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Brew obtains highlights of new contract with RG Steel

Better benefits for unemployed steelworkers who have lost health care coverage.

Above: Homemade billboard at the Sparrows Point mill.

MARCH 15 UPDATE: Local 9477 today provided members with highlights of the heretofore “mysterious” contract that the United Steelworkers reached with RG Steel. The material confirms the $1-an-hour wage increase and other terms reported by this blog. We have added information about the redesigned incentive pay and lower wages for new hires at the end of this post.

The contract approved by the United Steelworkers (USW) negotiating committee Friday will keep base pay at Sparrows Point about $1.80 an hour below other USW-represented steel companies. Incentive pay is also expected to drop under the new contract, while working hours in some departments may be extended to 12-hour shifts.

Those are some of the highlights of the contract, a summary of which was obtained by The Brew. The contract summary is expected to be distributed shortly to the 1,800 USW-represented employees at Sparrows Point.

If approved by union members, the contract will go into effect once RG Steel completes its purchase of the Sparrows Point, Warren and Wheeling steel operations from Severstal. The contract would expire in September 2014.

Given the expectations fanned by union officials, the contract is sure to disappoint many employees. Already discussion of the contract has sparked scores of comments, many of them scathing, in The Brew.

For more than a year, John Cirri, president of Sparrows Point Local 9477, has suggested that a new contract would include a signing bonus and wages that would match the national “pattern” contract.

Asked for comment, Cirri responded with this e-mail tonight:

“Mark, as I stated before, many of your articles are not factual, unless it deals with background checks on companies, and sources close to The Brew are misleading you and the people they represent or hope to represent one day. So, to answer your question respectfully, I cannot allow myself to engage in your style of reporting at this time.”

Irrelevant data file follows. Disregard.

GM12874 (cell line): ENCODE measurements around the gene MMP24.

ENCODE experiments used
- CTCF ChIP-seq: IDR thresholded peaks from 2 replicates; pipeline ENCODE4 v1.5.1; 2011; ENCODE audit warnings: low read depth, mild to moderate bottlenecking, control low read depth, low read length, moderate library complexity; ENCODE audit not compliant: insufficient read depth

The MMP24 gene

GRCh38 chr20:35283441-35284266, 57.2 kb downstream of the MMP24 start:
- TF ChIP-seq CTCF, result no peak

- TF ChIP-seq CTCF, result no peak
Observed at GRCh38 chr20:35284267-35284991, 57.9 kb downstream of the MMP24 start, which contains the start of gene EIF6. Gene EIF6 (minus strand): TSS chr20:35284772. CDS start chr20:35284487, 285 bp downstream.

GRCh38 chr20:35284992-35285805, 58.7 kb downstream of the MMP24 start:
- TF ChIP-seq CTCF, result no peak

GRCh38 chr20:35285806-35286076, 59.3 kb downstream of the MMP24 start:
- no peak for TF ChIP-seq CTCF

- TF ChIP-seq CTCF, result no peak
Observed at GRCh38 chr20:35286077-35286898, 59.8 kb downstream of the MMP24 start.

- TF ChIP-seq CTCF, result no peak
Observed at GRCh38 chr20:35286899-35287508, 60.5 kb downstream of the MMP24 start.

On the other hand, RG Steel has indicated it plans to restart steelmaking that stopped in July at Sparrows Point. This may permit many of the 850 steelworkers now on layoff to return to work – and increase pressure on members to ratify the contract.

Job Losses Feared

“We’re caught between a rock and a hard place,” a union source said today. “Under Severstal, we were dying and now it looks like under RG Steel we’ll be making iron in about a month. But we’re going to have to make sacrifices.”

Said another employee, “In all but name this is a concessionary contract. And it looks like we’re about to lose a lot of jobs.”

Dave McCall

Dave McCall

In a statement Friday, chief USW negotiator Dave McCall defended the new contract as the best way to revive the three mills, which have been largely mothballed by Severstal.

“We are driving the change that needs to take place company-wide to ensure these facilities remain viable for the long term,” McCall said. “This is about the future of our jobs and our communities.”

Wage Gap

The RG Steel contract is different from the pattern agreement that the USW signed with ArcelorMittal, U.S. Steel and other major companies in 2008. That contract gave union workers a $6,000 signing bonus and yearly wage increases of 4 percent, beginning Sept. 1, 2008.

Severstal refused to sign the contract. As a result, workers at Sparrows, Warren and Wheeling have fallen behind their peers at those companies.

Currently, Sparrows Point pays $16.39 to $22.40 per hour depending on the labor classification. At ArcelorMittal and other companies, base wages are nearly $3 higher – between $18.18 and $25.31.

Key Contract Terms

The contract with RG Steel has the following highlights: